A. Path discovery, establish and maintenanceThe NEWAODV_BEACON packet is broadcast from the


  • 2012 ACEEEDOI: 01.IJNS.3.4.

    ACEEE Int. J. on Network Security , Vol. 03, No. 04, Oct 2012


    source to all its neighbors, the neighbors in turn broadcastthe signal to its neighbor until it reaches the sink as shownin Figure 2a.

    NEWAODV_BEACON packet on reaching the sink willsend the path establish packet back to the source whichestablishes the reverse path to the source as shown in Figure2b. Figure 2c shows the path established to transfer data.

    Data is sent continuously using a constant bit rate. Theinterval to send the data is 300 secs. This rate is sufficient tocheck if the field is irrigated, once every 5 minutes. The pathfor sending data is unicast and is based on the next hopvalue entered in the routing table during path establishment.The path which is established between source and sink isused to continuously send the data from the source to thesink until any link failure occurs. On the occurrence of thelink failure a new path is again established using the broadcastsignal NEWAODV_BEACON from the node where the linkfailure occurred. This process is continued until there is nopath to the sink from the source.

    (a) (b) (c)Figure 2. Path search (a), establish (b) and data send(c) for square

    and hexagonal topology

    (a) (b) (c)Figure 3. Various stages of path establishment for the nodes losing

    their energies

    Figure 3a shows the path established during the first round,figure 3b during second, and so on. The yellow colored noderepresents the node which has lost its energy. From the figure3 it is seen that a new path is established from the point offailure of the node. Similarly many nodes lose their energyalong in the path resulting in figure 3c. Figure 3c shows thatthe nodes circled in brown have no energy in them. It alsorepresents a case when there is no path between the sourceand the sink. In order to check if there is any available path tothe destination, we can check if the hop count has reachedthe maximum possible hop count. If the topology is fixedthen as shown in Section V we can predict if the hop counthas exceeded the maximum possible hop count and declarethere is no route to destination.


    To improve on the existing routing protocol, we check fortwo more conditions, that is the minimum hop count andmaximum hop count. As we know beforehand the actualdeployment topology, we can fix in the minimum hop count,

    if the deployment follows a specific pattern. For the squaretopology with size n* n, with sink and source in extremecorners of the network, as shown in Figure 4a, for n=5, theminimum hop count is 8 and Figure 4b, shows the maximumhop count =16. The nodes which are neighbors horizontallyand vertically can transmit to each other. But diagonaltransmission is not allowed. Figure 4a shows the minimumhop count from one end of the network to the other. Figure4b shows the maximum hop count that is possible for thesame network.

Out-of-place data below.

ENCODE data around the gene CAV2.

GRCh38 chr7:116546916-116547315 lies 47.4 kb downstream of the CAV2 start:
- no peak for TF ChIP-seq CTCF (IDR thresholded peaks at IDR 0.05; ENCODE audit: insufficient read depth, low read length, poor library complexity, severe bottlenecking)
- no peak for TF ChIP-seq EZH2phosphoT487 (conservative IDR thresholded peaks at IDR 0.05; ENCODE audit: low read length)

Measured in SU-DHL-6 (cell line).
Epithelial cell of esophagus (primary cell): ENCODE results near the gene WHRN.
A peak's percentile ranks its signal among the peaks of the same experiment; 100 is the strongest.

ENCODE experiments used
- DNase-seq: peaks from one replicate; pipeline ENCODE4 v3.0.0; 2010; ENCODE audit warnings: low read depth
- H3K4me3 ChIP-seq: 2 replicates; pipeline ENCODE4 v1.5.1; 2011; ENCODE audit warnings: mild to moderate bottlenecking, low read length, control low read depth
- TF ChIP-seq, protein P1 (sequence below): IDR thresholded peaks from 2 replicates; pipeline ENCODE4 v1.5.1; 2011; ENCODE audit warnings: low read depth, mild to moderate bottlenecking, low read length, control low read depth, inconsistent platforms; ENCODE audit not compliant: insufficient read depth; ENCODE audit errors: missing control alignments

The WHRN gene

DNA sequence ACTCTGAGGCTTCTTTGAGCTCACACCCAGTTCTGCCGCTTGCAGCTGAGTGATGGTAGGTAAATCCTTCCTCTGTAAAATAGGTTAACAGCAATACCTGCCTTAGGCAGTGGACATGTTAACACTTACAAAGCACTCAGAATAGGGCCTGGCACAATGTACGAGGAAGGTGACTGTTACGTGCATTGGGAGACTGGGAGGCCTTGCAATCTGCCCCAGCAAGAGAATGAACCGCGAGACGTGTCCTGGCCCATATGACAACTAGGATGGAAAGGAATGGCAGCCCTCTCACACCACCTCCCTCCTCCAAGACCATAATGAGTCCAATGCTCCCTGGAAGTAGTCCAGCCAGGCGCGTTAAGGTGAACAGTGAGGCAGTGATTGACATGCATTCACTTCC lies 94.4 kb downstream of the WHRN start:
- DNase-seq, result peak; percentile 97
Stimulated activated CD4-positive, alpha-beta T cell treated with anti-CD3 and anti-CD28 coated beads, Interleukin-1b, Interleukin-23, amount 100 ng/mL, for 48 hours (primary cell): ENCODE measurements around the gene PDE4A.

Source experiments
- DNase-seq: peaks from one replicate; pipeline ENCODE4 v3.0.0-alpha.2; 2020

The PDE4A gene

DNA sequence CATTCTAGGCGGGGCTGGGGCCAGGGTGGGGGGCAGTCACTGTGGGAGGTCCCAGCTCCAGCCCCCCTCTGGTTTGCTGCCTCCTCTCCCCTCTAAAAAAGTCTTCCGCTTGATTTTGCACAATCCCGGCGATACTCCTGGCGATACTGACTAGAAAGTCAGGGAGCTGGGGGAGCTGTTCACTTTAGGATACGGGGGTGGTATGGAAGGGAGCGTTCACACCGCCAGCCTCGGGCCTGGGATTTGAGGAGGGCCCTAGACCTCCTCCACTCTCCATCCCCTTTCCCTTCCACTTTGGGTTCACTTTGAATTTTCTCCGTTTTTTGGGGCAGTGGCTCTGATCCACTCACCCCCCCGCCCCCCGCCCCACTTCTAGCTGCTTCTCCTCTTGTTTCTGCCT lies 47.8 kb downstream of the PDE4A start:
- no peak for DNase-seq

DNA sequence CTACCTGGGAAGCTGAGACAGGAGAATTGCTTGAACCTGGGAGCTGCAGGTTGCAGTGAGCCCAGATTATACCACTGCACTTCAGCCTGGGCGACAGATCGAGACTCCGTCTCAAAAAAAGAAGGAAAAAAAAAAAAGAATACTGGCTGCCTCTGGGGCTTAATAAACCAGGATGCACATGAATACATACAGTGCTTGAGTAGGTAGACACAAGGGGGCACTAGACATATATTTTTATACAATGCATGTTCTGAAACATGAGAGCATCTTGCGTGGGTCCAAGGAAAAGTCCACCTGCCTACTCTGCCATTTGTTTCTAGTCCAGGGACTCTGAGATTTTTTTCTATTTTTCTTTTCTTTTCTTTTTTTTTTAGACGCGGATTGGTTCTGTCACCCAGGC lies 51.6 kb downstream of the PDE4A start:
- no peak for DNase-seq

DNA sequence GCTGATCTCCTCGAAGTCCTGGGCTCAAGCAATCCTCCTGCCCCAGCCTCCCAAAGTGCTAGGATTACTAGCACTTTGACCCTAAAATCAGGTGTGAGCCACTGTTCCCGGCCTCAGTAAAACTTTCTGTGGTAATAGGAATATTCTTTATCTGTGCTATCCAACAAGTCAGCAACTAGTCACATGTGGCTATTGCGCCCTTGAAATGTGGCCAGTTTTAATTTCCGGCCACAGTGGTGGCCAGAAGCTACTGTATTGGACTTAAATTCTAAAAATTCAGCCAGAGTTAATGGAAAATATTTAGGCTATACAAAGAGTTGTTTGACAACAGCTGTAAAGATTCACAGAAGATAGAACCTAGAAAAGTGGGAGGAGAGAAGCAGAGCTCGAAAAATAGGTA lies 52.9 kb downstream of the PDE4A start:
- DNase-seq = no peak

If the nodes are in the form of a grid structure with 4nodes, minimum hop count is 2 across the ends of thenetwork.With network of 9 nodes (3*3) the minimum hop count is 4.With 16 nodes, minimum hop count is 6.In general, for an n* n grid network the minimum hop count isgiven by 2*(n-1).Let i=1 for 0*0 node size, the maximum hop count is 0.i=2 for a node size of 25 nodes (5*5); the maximum hop countis 16.i=3 for node size of 9*9, maximum hop count is 48.i=4 for node size of 13*13, maximum hop count is 96.i=5 for size of 17*17, maximum hop count is 160.Value of i increases by 1 for every 4th increase in the size ofthe topology.In general the maximum hop count for every 4th increase inthe size of the dimension along the horizontal and vertical forn*n node size is given by 2*i*(n-1).For all n*n sized topologies the values are in between theircorresponding range.

    Based on the above findings, we find that if there is aloop, or the there is no path to the destination, if the abovemaximal hop count has exceeded.

    Maximum hop count is given by 2*i*(n-1), where, i=2 forn=5, i=3 for n=9 i=4 for n=13 and so on for every increase of4 in the value of n. This maximum hop count is the same as,the time to live of the network as given in the AODV protocol.

    Minimum count helps to avoid unnecessary propagationof broadcast signal during path fetch. All intermediate nodeswhich have crossed minimum hop count can be furtheravoided from being propagated. The intermediate path searchutilizes the minimum hop criteria. When no other path exists,the maximum hop count is utilized to find, the only availablepath. There is no path if the hop count exceeds the maximumhop count requirement between the source and the sink.Sometimes this could result in partitioning of the networkinto sub networks. Checking for the maximum hop count issufficient to find if there exists any path between the sourceto the destination.